Type XIII collagen is a transmembrane collagen, which is known to exist also as a soluble variant due to ectodomain shedding. Earlier studies with the recombinant ectodomain have shown it to interact in vitro with a number of extracellular matrix proteins, e.g. Fn (fibronectin). In view of its strong binding to Fn, we examined in the present study whether the released soluble ectodomain can bind to the fibrillar Fn matrix under cell-culture conditions and, if so, influence its assembly. In this study, we demonstrate that the type XIII collagen ectodomain of mammalian cells can associate with Fn fibres and may eventually hamper incorporation of the fibrillar Fn meshwork. The association between type XIII collagen and Fn was implicated to be mediated by the C-terminal end of type XIII collagen and the N-terminal end of Fn. The results presented here imply that the shedding of the type XIII collagen ectodomain results in a biologically active molecule capable of remodelling the structure of the pericellular matrix.
ECM (extracellular matrix) remodelling is a dynamic and complex cell-mediated process that takes place during normal morphogenesis and tissue repair as well as under many pathological conditions. The correct cyclical deposition and degradation of its components and the balanced maintenance of its organization are pivotal for the functional integrity of ECM. It follows that deregulated remodelling and abnormal structure of ECM are associated with disruption of tissue architecture and impaired organ functions and are hence considered hallmarks of many pathological conditions [1–6]. Collagens and Fn (fibronectin) are major ECM components [7,8]. Ubiquitous and abundant in ECM, the insoluble fibrillar Fn meshwork makes a pliant and dynamic scaffold providing cues for a series of cellular processes, like cell adhesion, migration, proliferation and differentiation [9–12]. Furthermore, previous data have pointed to the critical role of Fn in regulating the deposition and stability of other ECM proteins and in maintaining the composition of the cell–matrix adhesion sites [13–17]. Owing to this central regulatory role, the assembly of the Fn matrix and the factors controlling Fn polymerization have been targets of intensive study.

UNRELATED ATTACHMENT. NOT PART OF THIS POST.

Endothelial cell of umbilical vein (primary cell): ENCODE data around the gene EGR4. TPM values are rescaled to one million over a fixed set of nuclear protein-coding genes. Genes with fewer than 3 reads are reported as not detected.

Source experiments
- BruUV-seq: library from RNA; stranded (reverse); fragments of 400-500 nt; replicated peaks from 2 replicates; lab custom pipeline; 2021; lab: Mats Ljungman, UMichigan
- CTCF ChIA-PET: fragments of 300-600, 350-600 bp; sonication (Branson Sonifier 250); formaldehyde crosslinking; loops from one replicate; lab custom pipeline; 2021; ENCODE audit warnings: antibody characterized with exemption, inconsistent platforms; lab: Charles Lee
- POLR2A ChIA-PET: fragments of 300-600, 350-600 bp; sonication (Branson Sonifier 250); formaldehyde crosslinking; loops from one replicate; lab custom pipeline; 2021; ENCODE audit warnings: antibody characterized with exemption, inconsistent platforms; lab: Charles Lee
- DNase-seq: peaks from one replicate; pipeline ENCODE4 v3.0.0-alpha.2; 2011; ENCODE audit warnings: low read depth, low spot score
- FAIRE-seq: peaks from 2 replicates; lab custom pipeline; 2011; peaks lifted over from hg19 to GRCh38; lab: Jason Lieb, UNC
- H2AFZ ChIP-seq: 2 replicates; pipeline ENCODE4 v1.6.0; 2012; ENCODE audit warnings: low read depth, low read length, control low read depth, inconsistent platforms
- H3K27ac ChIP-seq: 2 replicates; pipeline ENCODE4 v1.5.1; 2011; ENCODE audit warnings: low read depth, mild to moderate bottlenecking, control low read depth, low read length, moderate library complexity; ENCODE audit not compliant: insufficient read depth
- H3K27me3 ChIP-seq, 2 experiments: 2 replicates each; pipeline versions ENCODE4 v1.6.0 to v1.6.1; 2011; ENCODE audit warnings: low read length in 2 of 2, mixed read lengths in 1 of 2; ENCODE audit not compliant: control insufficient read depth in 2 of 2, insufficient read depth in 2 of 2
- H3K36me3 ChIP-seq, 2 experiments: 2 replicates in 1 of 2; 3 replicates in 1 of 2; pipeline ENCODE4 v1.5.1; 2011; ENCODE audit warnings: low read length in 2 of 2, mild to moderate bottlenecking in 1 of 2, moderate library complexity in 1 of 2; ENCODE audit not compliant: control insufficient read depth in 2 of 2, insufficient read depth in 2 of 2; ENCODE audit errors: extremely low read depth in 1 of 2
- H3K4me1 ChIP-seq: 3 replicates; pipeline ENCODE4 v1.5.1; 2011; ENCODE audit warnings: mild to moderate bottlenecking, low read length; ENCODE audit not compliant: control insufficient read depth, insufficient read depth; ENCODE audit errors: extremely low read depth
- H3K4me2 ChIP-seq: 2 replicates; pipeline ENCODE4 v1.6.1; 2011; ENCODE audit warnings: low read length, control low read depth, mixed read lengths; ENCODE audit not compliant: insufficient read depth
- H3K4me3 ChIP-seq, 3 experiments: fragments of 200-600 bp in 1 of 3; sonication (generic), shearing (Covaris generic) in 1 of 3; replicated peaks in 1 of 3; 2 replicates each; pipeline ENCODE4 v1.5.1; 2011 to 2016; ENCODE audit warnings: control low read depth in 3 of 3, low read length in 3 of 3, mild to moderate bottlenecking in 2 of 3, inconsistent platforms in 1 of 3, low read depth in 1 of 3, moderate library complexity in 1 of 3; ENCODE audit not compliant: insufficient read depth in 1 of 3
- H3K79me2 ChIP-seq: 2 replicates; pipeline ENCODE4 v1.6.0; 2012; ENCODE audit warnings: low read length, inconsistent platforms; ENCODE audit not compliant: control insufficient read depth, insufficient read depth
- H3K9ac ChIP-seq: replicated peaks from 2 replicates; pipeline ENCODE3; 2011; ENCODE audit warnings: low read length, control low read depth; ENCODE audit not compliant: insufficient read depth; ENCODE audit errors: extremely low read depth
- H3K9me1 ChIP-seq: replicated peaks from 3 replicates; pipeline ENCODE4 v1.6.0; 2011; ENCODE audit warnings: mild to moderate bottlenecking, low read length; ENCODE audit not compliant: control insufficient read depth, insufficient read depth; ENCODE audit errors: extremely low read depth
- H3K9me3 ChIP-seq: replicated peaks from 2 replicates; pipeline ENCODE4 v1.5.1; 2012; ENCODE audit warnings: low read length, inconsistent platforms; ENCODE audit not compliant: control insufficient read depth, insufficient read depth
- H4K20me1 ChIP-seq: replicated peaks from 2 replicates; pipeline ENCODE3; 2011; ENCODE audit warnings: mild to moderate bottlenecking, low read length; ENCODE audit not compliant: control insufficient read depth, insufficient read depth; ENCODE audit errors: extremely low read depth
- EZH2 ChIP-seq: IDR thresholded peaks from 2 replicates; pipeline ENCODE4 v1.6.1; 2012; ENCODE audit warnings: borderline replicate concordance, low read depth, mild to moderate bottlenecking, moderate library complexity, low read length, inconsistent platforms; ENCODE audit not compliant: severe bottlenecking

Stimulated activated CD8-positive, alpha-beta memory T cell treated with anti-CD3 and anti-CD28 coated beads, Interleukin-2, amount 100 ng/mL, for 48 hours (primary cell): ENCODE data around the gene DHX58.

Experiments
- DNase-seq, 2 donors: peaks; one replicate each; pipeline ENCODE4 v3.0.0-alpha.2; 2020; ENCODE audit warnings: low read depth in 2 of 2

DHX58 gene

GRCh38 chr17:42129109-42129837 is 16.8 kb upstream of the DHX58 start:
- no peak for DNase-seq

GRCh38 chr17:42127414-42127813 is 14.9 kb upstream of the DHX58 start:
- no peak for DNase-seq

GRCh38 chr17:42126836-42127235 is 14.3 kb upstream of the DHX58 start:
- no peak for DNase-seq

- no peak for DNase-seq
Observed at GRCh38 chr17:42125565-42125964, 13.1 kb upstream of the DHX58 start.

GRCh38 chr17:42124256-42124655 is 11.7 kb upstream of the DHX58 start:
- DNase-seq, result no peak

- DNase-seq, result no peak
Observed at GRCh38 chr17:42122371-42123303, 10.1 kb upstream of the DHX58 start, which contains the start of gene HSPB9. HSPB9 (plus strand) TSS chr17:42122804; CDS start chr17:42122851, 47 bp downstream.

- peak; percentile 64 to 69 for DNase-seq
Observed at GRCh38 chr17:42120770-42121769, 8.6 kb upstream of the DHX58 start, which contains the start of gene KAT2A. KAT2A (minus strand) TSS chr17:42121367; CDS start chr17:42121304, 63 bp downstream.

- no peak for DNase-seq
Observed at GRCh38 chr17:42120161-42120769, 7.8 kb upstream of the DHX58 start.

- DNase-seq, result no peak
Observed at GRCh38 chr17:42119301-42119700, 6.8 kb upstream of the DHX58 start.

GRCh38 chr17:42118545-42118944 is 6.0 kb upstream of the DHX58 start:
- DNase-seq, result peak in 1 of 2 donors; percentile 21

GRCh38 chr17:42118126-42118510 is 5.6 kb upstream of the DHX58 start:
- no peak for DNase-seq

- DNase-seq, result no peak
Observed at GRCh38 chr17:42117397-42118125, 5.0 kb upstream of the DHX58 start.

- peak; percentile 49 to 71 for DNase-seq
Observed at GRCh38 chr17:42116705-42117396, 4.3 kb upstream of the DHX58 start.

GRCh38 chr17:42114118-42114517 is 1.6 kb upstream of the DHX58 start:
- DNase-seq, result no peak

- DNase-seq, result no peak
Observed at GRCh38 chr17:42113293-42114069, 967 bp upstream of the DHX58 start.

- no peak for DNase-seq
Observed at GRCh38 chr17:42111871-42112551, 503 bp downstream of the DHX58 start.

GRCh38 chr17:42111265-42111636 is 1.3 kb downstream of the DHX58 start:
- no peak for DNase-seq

The accumulated data imply reciprocity and interdependence between the assemblies of the Fn and collagen fibrillar networks. The correct incorporation of collagens is reflected in the structural and functional integrity of the Fn matrix. For instance, fibroblasts lacking type I collagen synthesis or expressing a mutant form of this collagen, or showing reduced synthesis and secretion of type VI collagen failed to incorporate the Fn matrix in an adequate amount or in its proper three-dimensional organization [18–20]. Dermal fibroblasts with mutations in COL5A1 and COL3A2 genes resulting in aberrant protein products showed reduced levels of Fn in the culture medium and a lack of the fibrillar Fn network . Also, type IV collagen is required for correct Fn fibrillogenesis in Schwann cells . On the other hand, polymerization of type I collagen and type III collagen into ECM was previously shown to be dependent on Fn, with a preformed Fn meshwork being a prerequisite for the formation of the collagen network [16,17]. Additionally, mutual binding sites have been described both in Fn and type I collagen [9,12,18,23–27].
Type XIII collagen is an integral membrane-bound protein localized in focal adhesions of cultured cells [28,29]. In addition, due to ectodomain shedding by proprotein convertases, it is also present as a cleaved soluble variant released from the cells [30,31]. We have recently found type XIII collagen to be up-regulated during malignant transformation, particularly in the dysplastic and tumour stromal compartments . Our results imply that such an up-regulation of expression and the concomitantly increased amount of the cleaved ectodomain can result in an altered microenvironment non-supportive of cell adhesion, spreading and migration, particularly when present with vitronectin . Given that the recombinant purified ectodomain was earlier found to interact in vitro with several ECM proteins, in particular with Fn , we examined in the present study whether the released type XIII collagen ectodomain could have Fn-specific effects on ECM, e.g. by associating and modifying the ongoing Fn matrix assembly, and whether it therefore could be described as being involved in the remodelling of ECM.
MATERIALS AND METHODS
Primary human dermal fibroblasts, α5 integrin-positive CHO (Chinese-hamster ovary) cells and HT-1080 cells were grown in DMEM (Dulbecco's modified Eagle's medium; Biochrom KG) with 10% (v/v) FBS (foetal bovine serum; EuroClone). K562 cells were grown in Iscove's modified Dulbecco's medium (Gibco BRL) with 10% FBS. Depletion of Fn from the serum was performed as described previously  with Gelatin Sepharose® 4B (Amersham Biosciences).